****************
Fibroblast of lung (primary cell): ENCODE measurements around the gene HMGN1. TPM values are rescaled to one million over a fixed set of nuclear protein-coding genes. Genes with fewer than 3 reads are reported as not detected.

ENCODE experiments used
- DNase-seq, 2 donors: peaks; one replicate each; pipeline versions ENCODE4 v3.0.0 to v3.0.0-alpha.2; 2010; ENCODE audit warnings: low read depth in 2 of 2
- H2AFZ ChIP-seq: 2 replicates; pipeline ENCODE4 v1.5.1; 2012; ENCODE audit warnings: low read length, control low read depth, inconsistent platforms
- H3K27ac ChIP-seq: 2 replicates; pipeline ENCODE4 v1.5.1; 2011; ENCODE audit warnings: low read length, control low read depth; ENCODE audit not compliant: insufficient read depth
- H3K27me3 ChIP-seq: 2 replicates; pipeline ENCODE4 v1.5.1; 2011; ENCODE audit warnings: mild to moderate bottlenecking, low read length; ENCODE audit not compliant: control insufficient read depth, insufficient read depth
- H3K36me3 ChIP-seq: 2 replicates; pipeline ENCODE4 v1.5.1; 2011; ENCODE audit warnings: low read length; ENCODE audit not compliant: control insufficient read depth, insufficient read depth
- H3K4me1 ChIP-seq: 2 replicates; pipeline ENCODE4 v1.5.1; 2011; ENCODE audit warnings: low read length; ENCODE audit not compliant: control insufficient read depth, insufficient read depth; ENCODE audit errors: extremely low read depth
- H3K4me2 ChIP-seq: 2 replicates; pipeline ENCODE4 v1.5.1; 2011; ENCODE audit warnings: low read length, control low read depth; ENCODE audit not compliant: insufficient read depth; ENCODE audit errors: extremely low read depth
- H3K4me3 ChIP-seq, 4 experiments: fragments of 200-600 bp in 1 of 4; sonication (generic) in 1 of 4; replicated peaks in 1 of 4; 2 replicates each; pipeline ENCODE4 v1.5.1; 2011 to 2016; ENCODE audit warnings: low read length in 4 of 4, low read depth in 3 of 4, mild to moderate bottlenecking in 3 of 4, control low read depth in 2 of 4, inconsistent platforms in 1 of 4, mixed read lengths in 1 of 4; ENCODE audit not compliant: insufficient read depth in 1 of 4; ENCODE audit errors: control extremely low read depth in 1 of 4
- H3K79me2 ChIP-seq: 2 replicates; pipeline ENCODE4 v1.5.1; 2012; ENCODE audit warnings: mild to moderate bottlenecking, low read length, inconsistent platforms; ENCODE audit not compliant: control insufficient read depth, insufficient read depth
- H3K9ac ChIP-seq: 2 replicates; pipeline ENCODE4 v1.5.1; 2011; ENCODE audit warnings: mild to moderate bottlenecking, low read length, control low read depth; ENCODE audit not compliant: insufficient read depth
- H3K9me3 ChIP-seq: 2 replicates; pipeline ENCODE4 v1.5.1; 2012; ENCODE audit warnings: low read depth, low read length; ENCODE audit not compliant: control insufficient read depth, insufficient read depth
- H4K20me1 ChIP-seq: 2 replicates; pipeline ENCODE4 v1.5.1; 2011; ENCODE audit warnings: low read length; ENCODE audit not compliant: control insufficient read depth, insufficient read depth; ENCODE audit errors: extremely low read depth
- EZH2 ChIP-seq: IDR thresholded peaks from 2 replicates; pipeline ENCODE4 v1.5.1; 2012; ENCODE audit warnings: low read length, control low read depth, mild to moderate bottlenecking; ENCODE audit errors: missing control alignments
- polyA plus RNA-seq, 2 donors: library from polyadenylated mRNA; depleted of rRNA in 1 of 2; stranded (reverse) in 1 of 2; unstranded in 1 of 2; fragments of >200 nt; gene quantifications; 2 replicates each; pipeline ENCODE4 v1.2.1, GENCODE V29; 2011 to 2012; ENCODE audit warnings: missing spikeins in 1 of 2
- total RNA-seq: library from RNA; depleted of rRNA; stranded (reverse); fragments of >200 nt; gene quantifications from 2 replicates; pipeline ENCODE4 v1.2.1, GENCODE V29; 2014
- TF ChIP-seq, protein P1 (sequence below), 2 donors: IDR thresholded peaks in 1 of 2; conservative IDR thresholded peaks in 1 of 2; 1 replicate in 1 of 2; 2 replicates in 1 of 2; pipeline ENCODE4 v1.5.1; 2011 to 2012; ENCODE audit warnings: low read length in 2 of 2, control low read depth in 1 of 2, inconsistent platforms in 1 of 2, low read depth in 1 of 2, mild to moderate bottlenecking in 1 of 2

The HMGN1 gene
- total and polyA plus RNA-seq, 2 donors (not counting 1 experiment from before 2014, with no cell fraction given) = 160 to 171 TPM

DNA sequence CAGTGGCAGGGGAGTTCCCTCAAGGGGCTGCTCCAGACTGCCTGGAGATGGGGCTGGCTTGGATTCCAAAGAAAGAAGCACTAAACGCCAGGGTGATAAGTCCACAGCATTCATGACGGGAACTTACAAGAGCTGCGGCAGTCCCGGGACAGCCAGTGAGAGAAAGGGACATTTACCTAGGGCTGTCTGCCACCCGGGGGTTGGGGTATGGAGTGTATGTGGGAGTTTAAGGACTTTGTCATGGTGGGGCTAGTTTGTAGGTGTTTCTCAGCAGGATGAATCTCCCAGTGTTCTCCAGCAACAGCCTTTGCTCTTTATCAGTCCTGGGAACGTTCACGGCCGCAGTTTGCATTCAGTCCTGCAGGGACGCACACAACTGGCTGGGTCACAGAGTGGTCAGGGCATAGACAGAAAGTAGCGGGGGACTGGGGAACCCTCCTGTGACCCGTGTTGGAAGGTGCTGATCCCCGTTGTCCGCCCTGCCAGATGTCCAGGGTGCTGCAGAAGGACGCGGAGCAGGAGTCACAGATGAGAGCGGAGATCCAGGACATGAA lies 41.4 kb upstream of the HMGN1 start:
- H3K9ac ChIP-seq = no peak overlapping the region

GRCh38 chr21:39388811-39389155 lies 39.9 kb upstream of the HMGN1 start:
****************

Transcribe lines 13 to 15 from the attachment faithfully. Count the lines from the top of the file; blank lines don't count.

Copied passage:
- H3K9me3 ChIP-seq: 2 replicates; pipeline ENCODE4 v1.5.1; 2012; ENCODE audit warnings: low read depth, low read length; ENCODE audit not compliant: control insufficient read depth, insufficient read depth
- H4K20me1 ChIP-seq: 2 replicates; pipeline ENCODE4 v1.5.1; 2011; ENCODE audit warnings: low read length; ENCODE audit not compliant: control insufficient read depth, insufficient read depth; ENCODE audit errors: extremely low read depth
- EZH2 ChIP-seq: IDR thresholded peaks from 2 replicates; pipeline ENCODE4 v1.5.1; 2012; ENCODE audit warnings: low read length, control low read depth, mild to moderate bottlenecking; ENCODE audit errors: missing control alignments